Dec 142011
 

The Guardian reports that journalists “no longer have to make an application to tweet, text or email from courts in England and Wales following guidance issued by the lord chief justice, Lord Judge.”

“Twitter as much as you wish,” he said as he delivered the guidance which takes immediate effect and covers the use of electronic devices including phones and small handheld laptops for live text-based communications.

The guidance itself, however, is a bit more limiting.  For one thing, the guidance “emphasises that anyone using electronic text is strictly bound by the existing restrictions on reporting court proceedings under the Contempt of Court Act 1925.”  Judges also retain the power to withdraw permission “at any time.”

The “paramount question” for the judge in deciding whether to allow tweeting is whether it may interfere with the administration of justice.

Judge said the “danger … is likely to be at its most acute in the context of criminal trials, eg where witnesses who are out of court may be informed of what has already happened in court and so coached or briefed before they then give evidence”, or where legal discussions in the absence of the jury may appear on the internet and be seen by jury members.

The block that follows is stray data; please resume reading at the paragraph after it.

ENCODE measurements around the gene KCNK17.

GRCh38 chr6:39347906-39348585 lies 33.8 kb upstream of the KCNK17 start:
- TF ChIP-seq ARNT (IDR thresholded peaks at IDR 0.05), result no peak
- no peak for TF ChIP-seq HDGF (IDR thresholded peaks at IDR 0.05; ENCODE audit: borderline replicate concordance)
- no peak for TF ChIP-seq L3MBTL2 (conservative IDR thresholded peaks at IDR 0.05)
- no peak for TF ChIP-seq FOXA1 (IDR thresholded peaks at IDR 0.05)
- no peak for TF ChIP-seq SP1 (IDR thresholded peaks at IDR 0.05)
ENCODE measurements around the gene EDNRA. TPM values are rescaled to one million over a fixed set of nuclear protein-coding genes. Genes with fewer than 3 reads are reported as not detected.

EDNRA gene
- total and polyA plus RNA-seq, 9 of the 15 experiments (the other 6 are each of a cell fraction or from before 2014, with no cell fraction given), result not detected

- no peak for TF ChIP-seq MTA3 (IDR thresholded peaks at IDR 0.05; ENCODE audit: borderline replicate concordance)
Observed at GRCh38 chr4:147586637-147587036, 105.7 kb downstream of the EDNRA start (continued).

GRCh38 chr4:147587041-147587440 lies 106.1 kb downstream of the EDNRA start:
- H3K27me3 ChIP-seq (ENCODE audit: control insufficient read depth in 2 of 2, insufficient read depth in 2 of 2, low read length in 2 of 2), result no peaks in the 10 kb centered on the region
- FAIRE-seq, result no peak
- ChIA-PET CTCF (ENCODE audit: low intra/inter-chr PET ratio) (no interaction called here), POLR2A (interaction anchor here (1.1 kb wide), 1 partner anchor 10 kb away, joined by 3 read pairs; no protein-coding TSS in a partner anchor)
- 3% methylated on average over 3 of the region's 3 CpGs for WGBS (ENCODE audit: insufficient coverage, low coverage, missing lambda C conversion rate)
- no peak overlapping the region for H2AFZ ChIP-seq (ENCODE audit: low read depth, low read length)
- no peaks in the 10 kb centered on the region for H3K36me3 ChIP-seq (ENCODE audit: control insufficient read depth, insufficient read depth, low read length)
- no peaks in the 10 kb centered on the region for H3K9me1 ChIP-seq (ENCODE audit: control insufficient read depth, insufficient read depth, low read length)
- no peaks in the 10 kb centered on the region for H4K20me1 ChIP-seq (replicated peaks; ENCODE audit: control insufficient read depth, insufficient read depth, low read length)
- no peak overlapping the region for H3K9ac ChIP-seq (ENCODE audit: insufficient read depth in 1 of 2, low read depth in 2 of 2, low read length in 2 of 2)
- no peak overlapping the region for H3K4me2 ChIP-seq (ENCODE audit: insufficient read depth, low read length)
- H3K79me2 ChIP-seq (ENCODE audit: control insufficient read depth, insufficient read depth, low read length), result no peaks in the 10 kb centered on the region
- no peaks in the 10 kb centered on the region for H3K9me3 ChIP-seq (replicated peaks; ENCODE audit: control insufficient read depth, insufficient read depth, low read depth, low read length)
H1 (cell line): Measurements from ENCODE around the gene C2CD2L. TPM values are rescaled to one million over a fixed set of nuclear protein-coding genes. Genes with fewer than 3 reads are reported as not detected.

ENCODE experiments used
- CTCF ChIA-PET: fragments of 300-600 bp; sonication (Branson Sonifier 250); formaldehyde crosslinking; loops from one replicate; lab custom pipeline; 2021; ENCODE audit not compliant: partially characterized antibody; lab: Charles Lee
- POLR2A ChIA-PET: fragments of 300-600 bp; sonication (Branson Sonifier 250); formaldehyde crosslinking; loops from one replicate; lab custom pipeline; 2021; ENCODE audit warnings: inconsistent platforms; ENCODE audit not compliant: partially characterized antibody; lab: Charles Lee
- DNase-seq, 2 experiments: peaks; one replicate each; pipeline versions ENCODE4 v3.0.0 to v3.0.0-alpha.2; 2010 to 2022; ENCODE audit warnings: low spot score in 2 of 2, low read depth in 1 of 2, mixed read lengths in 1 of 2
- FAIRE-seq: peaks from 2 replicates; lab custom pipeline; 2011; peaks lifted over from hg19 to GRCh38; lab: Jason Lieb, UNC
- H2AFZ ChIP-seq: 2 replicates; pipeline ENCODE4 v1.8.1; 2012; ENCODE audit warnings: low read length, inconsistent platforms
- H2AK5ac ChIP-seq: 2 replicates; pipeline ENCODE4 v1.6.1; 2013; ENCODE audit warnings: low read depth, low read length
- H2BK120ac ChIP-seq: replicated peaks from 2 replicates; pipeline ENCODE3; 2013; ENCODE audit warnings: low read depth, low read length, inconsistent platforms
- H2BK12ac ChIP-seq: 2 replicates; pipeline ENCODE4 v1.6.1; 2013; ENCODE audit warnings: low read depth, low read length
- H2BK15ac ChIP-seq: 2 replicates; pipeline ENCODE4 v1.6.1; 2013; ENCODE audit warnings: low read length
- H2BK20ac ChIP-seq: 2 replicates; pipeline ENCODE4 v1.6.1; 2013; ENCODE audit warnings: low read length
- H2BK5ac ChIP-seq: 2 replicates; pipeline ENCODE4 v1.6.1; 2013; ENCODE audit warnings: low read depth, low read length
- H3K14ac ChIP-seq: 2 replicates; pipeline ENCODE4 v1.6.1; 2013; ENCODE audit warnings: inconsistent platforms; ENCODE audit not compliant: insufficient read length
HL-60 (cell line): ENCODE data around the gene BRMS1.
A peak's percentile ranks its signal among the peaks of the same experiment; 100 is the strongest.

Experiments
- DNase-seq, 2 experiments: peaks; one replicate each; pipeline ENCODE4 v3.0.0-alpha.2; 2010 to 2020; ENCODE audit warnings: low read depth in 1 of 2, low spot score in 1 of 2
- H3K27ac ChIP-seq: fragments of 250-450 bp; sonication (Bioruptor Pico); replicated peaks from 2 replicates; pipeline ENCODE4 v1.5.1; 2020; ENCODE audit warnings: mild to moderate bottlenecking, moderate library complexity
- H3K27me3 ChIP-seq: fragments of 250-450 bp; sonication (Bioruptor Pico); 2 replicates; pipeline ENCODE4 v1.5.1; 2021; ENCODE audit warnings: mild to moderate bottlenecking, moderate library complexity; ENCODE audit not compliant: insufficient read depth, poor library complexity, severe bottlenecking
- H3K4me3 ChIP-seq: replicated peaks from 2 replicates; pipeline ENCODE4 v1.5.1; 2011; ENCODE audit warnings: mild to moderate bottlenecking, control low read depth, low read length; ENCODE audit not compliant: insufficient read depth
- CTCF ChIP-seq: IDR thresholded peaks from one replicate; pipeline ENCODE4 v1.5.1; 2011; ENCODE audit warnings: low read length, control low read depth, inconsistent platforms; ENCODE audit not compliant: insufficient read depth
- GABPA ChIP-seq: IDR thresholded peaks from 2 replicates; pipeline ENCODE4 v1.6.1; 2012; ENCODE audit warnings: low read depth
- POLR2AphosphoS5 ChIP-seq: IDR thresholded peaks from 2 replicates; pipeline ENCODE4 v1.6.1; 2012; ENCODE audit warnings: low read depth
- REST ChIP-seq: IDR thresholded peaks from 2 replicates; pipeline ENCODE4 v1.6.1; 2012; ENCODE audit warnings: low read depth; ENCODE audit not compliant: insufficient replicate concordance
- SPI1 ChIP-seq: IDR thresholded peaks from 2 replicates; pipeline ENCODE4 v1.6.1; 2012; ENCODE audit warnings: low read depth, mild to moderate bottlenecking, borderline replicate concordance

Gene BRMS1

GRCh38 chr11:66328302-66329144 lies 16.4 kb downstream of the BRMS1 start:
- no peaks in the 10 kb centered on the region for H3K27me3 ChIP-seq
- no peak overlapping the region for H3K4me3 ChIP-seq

The guidance also contemplates technical considerations motivating a disconnect.

“That may arise if it is necessary, for example, to limit the number of mobile electronic devices in use at any given time, because of the potential for electronic interference with the court’s own sound recording equipment, or because the widespread use of such devices in court may cause a distraction in the proceedings.”

Nonetheless, “[s]ubject to these considerations, the use of an unobtrusive, handheld silent piece of modern equipment for the purposes of simultaneous reporting of proceedings to the outside world as they unfold in court is generally unlikely to interfere with the proper administration of justice.”

This guidance also allows members of the public to tweet, but, notably, they, unlike professional journalists, must get permission from the court in advance.  “A fundamental aspect of the proper administration of justice is open justice. Fair, accurate and, where possible, immediate reporting of court proceedings forms part of that principle,” the article quotes Judge.  However “the guidance states it is presumed media or legal commentators do not pose a danger of interference to the proper administration of justice.”

Photography and tape-recording in court remains forbidden.

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